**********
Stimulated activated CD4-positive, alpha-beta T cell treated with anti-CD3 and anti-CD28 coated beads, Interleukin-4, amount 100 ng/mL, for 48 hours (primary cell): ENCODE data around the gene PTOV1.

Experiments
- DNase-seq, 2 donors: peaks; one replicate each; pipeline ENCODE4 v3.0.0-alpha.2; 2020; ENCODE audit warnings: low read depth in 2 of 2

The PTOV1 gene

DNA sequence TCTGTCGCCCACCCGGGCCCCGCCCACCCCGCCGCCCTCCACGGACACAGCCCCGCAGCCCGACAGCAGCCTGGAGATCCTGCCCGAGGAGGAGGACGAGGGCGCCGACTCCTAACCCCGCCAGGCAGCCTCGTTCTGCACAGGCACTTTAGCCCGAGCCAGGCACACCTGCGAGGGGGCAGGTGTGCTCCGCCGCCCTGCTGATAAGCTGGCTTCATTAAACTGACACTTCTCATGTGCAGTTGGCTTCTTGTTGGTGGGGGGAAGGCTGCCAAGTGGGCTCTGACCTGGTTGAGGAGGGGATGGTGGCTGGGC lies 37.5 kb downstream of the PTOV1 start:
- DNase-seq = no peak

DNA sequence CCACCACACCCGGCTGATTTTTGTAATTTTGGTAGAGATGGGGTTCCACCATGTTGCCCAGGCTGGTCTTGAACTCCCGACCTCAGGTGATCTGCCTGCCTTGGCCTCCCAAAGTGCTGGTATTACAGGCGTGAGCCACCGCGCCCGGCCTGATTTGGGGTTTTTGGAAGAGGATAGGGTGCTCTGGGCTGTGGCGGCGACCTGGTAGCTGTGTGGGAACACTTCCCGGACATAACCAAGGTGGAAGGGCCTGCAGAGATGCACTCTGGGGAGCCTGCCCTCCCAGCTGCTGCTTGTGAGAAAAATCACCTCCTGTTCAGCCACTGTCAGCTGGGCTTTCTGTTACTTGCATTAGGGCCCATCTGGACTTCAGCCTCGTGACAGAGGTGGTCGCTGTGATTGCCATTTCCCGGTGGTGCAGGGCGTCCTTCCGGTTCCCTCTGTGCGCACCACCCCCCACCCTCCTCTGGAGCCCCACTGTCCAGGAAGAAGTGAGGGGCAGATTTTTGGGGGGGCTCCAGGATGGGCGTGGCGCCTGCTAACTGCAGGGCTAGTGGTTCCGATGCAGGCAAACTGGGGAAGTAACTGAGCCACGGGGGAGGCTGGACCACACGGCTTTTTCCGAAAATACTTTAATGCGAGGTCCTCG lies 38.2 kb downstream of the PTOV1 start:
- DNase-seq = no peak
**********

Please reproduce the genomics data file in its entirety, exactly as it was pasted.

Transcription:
Stimulated activated CD4-positive, alpha-beta T cell treated with anti-CD3 and anti-CD28 coated beads, Interleukin-4, amount 100 ng/mL, for 48 hours (primary cell): ENCODE data around the gene PTOV1.

Experiments
- DNase-seq, 2 donors: peaks; one replicate each; pipeline ENCODE4 v3.0.0-alpha.2; 2020; ENCODE audit warnings: low read depth in 2 of 2

The PTOV1 gene

DNA sequence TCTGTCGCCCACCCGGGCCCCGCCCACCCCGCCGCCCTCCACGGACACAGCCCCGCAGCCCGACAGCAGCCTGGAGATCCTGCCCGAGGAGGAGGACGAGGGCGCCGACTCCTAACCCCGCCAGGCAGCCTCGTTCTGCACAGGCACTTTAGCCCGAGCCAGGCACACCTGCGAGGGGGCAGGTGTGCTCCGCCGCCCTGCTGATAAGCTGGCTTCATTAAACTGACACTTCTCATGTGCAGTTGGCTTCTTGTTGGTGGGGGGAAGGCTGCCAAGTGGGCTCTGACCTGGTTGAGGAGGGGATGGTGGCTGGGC lies 37.5 kb downstream of the PTOV1 start:
- DNase-seq = no peak

DNA sequence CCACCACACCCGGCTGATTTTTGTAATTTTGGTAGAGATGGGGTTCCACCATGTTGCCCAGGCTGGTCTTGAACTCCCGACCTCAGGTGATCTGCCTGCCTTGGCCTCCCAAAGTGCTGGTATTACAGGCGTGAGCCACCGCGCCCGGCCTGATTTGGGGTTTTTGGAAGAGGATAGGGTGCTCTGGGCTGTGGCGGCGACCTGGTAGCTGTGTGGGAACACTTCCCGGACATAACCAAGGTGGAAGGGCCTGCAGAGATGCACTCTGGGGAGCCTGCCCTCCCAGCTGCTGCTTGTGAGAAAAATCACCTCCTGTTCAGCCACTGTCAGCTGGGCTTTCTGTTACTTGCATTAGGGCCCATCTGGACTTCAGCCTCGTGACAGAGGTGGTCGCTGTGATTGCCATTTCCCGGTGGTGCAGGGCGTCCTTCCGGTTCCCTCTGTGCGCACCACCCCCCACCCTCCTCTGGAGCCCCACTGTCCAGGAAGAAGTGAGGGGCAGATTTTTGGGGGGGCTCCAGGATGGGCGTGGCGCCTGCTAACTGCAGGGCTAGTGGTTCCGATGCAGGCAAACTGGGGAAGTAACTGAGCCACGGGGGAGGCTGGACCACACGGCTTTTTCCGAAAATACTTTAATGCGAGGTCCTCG lies 38.2 kb downstream of the PTOV1 start:
- DNase-seq = no peak